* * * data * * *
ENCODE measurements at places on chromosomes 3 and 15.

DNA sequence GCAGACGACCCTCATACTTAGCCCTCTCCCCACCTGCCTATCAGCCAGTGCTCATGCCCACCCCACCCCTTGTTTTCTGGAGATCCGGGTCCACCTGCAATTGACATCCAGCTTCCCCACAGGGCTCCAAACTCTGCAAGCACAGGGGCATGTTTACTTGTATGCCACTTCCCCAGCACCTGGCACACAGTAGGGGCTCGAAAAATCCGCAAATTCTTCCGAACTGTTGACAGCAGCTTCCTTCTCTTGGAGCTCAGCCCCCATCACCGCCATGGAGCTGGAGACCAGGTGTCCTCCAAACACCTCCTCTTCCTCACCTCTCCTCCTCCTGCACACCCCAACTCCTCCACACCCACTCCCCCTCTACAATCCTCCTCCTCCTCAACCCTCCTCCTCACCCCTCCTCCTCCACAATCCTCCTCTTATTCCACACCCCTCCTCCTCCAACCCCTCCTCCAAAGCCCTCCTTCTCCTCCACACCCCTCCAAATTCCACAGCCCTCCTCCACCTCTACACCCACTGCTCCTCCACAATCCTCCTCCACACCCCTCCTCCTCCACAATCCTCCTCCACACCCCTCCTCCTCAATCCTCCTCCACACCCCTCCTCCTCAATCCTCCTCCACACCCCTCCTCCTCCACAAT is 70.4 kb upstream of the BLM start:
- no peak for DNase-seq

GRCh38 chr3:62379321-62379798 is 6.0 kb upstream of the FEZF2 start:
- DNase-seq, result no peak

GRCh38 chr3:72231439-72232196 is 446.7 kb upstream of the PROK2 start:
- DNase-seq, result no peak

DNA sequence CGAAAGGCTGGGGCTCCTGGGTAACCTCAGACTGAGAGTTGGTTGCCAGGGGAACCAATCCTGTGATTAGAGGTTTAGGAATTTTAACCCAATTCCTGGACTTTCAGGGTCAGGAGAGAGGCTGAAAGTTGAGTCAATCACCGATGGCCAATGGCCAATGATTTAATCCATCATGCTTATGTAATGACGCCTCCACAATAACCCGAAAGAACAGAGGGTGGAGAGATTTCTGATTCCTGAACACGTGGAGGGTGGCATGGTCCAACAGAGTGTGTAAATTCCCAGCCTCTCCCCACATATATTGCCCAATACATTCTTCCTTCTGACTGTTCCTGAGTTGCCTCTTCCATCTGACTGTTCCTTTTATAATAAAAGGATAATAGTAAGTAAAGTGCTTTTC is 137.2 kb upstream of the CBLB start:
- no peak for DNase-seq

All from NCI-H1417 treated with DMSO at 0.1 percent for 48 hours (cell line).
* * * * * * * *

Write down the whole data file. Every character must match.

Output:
ENCODE measurements at places on chromosomes 3 and 15.

DNA sequence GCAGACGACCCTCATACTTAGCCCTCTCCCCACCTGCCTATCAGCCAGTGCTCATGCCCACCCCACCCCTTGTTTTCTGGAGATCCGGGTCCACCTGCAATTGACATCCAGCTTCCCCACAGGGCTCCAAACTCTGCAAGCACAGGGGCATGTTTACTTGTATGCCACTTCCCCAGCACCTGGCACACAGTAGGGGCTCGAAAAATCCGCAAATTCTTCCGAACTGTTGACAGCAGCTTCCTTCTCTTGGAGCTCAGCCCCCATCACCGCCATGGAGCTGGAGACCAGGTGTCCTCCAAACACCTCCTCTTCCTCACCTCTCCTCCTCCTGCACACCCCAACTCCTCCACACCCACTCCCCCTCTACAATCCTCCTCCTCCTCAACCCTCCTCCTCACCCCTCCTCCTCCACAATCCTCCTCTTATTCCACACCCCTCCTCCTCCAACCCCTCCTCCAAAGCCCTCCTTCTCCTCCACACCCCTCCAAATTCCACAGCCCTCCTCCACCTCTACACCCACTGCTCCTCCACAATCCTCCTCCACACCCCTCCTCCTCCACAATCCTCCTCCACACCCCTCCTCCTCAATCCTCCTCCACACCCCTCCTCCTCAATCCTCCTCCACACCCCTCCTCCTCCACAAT is 70.4 kb upstream of the BLM start:
- no peak for DNase-seq

GRCh38 chr3:62379321-62379798 is 6.0 kb upstream of the FEZF2 start:
- DNase-seq, result no peak

GRCh38 chr3:72231439-72232196 is 446.7 kb upstream of the PROK2 start:
- DNase-seq, result no peak

DNA sequence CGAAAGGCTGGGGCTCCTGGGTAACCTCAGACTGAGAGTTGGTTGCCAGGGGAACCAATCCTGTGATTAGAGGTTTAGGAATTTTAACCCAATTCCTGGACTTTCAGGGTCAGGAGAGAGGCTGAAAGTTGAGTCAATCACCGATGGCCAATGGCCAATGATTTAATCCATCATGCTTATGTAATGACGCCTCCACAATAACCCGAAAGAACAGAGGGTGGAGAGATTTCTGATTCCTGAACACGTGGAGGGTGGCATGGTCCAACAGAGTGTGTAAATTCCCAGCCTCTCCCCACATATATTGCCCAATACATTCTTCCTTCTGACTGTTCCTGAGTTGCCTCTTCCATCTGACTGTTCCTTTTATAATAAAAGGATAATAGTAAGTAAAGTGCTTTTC is 137.2 kb upstream of the CBLB start:
- no peak for DNase-seq

All from NCI-H1417 treated with DMSO at 0.1 percent for 48 hours (cell line).